“Come on,” I say, taking Kendry’s arm, turning her by the elbow.

  For a second she resists, still staring down at Autumn like she wants to eat her. Then she sighs through her teeth and lets me do it.

  In the hierarchy of our glossy, snarling pack, I’m the beta. This is the end result of having built Maribeth Whitman. The privilege of being carnivorous.

  Kendry twists away from me. Most days, she has a face like a happy pie, but now she’s looking thunderous. “The bulletin board is for office-approved flyers only.”

  “I’m sure people have enough reading comprehension to recognize that the school isn’t sponsoring”—I examine Autumn’s contribution, which represents a fairly damning selection of things I have actually heard various girls on cross-country say, and bite my lip to keep from smiling—“Bitchface Bingo. It’s fine.”

  Kendry clearly believes it is not fine, and doesn’t appreciate how the card is obstructing people’s view of the sign-up sheet for synchronized swimming, but she huffs once, then catches hold of Palmer, dragging her out of the locker room, stepping ostentatiously over Autumn’s outstretched feet.

  After they’ve gone, Autumn stands and saunters back toward the sinks. She takes her time, swinging her hips from side to side and singing under her breath, “One of these things is not like the others….”

  At first I think she must be talking about herself, but the way she’s looking at me is too purposefully cool. Too bland to be accidental.

  As she passes the bulletin board, she stops in front of me, holding the notebook against her chest—not like she’s protecting herself with it, but like she just needs a place to rest her arms because they really are that heavy. She’s taller than me, with a good build and long legs. I wonder why her cross-country times are so bad.

  “Cute how they all jump,” she says, sounding almost sleepy. “Did they come with that built in, or did you teach them how to do tricks?”

bsp; I stare back at her and don’t answer. The truth is, it’s a little bit of both.


  The warm-up is flat and slow, heading down the east side of the park and out along the road. In the haze of car exhaust, my heart beats harder. When I begin to sweat, it’s the slick, ghostly kind, drying off my face and arms as soon as it appears.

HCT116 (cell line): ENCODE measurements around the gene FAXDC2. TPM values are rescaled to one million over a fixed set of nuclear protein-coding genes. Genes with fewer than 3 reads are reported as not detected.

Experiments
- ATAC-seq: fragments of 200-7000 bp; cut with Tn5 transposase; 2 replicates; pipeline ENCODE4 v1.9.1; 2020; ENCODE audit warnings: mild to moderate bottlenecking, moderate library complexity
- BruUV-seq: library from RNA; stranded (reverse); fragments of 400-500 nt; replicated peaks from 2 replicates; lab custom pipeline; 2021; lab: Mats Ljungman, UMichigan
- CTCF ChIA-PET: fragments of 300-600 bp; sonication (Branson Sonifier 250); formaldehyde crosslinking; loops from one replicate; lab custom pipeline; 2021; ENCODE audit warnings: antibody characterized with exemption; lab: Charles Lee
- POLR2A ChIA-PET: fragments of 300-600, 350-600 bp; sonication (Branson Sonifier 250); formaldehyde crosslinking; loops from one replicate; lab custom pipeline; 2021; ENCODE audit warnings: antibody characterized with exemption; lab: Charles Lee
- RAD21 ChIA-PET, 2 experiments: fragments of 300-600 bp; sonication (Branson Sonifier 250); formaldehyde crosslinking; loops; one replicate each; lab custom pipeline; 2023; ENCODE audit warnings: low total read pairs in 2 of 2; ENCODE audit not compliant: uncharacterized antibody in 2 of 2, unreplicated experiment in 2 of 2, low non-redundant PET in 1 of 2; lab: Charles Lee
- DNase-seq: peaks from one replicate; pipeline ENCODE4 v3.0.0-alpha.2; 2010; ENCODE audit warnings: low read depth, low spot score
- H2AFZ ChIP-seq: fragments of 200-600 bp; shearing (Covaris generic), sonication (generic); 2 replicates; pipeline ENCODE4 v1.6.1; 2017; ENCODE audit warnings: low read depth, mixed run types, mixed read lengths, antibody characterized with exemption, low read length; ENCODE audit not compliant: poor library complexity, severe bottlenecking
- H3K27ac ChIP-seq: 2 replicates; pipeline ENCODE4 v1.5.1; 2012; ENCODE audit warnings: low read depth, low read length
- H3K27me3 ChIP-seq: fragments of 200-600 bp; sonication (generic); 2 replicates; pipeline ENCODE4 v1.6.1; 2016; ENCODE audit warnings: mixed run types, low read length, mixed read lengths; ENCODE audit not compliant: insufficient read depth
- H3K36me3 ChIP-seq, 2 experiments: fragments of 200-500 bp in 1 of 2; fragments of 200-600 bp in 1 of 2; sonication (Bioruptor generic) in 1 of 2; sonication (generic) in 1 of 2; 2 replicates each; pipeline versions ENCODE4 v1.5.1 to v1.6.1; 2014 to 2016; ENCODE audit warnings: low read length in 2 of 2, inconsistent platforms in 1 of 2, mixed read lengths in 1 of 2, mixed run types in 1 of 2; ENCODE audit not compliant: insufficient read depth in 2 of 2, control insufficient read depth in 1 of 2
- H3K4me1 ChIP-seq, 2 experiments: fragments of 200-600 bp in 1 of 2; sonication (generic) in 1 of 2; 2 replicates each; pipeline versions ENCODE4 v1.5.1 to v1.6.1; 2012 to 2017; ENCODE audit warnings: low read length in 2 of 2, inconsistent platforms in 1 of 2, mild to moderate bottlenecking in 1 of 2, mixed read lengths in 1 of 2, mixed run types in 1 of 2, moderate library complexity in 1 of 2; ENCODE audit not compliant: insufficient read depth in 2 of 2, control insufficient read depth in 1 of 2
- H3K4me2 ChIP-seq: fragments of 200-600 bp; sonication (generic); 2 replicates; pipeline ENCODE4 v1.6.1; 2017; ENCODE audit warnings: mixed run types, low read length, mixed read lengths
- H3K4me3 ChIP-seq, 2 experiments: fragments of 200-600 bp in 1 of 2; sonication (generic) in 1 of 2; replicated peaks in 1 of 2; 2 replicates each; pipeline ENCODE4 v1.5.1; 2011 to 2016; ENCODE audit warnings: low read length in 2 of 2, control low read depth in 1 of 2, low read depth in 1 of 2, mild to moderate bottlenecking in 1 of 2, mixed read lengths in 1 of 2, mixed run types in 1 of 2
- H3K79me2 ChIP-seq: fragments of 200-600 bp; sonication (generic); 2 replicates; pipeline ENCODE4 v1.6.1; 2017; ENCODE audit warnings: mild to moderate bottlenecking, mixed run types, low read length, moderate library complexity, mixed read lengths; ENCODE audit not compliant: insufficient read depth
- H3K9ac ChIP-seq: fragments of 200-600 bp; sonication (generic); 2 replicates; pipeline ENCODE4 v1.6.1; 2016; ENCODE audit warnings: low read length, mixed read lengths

There’s an ugly word beating in my blood. The word is tired, tired, tired.

  Even before I look up, I can tell I’m lagging. My feet throb with a tight pain that wasn’t there a week ago, and for half a mile, it’s enough to keep me at the back with the Autumns. The aimless and the slow. Girls who joined to please their parents or get in shape or just to be able to say they played a sport in high school.

  But I have no right to be tired now. I slept last night, really and truly, for the first time in days—deep, unconscious sleep. And sure, maybe it wasn’t eight hours, but it was actual. Functional.

  As I cross Spooner Street, my stride gets longer. Now I’m shaking off the torpor, powering through it, rising up and up—above the road, above the trees. I’m flying. Running is like music. It requires rhythm and focus. It requires dedication. It requires a dogged ability to shut out everything else. The herd is strung out below me, keeping time with the thump and slap of their cross-trainers. I hold the sound in my head and subtract cars, trucks, motorcycles, voices until it’s nothing but a song.

  By the time I reach the corner of Wentworth and Sixth, I’ve left them behind. I move like patterns of air and light. I float.

  Sweat blooms in a thin film across my back and my stomach. My skin feels cool and smooth, like I’m turning into stone.

  I hit Grant Street and the ache starts, gnawing at my heels, the backs of my ankles.

  Let me tell you about blisters: they are irrelevant. They tear, they weep, they scar, but they do not keep you from getting to the finish line. Pain is a series of impulses. It leaps from your nerve endings to your brain, telling you to move your hand off the burner, to get that gash stitched up. It’s an evolutionary function, a language of survival.

  Pain as a concrete, factual thing does not exist.


  If my mother is concerned with the deep dark heart of things, my father is the opposite. He’s in commercial advertising. His job is to spearhead campaigns for products like ammonia-based hair color and high-protein weight gainer and denture adhesive. I am typically not in his target demographic.

  He and I communicate using an elaborate system of sticky notes. When he’s working on a new concept, he writes down his thoughts and sticks them to the counter. Some days, the kitchen looks like it got hit by an exploding piñata.

  The product of the day is a box of granola bars. The note is a bright, wholesome shade of blue, shorthand for emotion. How do Sun Valley granola products make you feel?

  I peel down the wrapper and bite into it. It tastes crumbly and reminds me of the oatmeal cookies they gave us for snack in kindergarten.

  I scribble nostalgic on the sticky note and go upstairs to shower.

  When I come back down for dinner, two new notes have appeared on the counter. Orange is thank you for your participation. Green means a face-to-face. The green one says, Pizza in the TV room? Olives and banana peppers. At the bottom, in red ink, courtesy of his trusty four-color pen, it says, Destroy this message upon receipt.

  My mother must be out. We are ordinarily not allowed to eat wet or colored foods in the TV room.

  I like eating with my dad because he doesn’t have a preconceived notion of how things should be. The conversation isn’t measured in correct dosage, no prescription recommending that the napkins match the place mats.

  He’s sitting on the floor with his back against the couch and a yellow legal pad propped on one knee. When I come into the room, he looks up. There’s a pizza box on the coffee table.

  “What do you think about mutual funds?” he says.

  “I don’t, really.”

  He nods and makes a dutiful note. “So you’re saying the seventeen-to-twenty-five market is untapped.”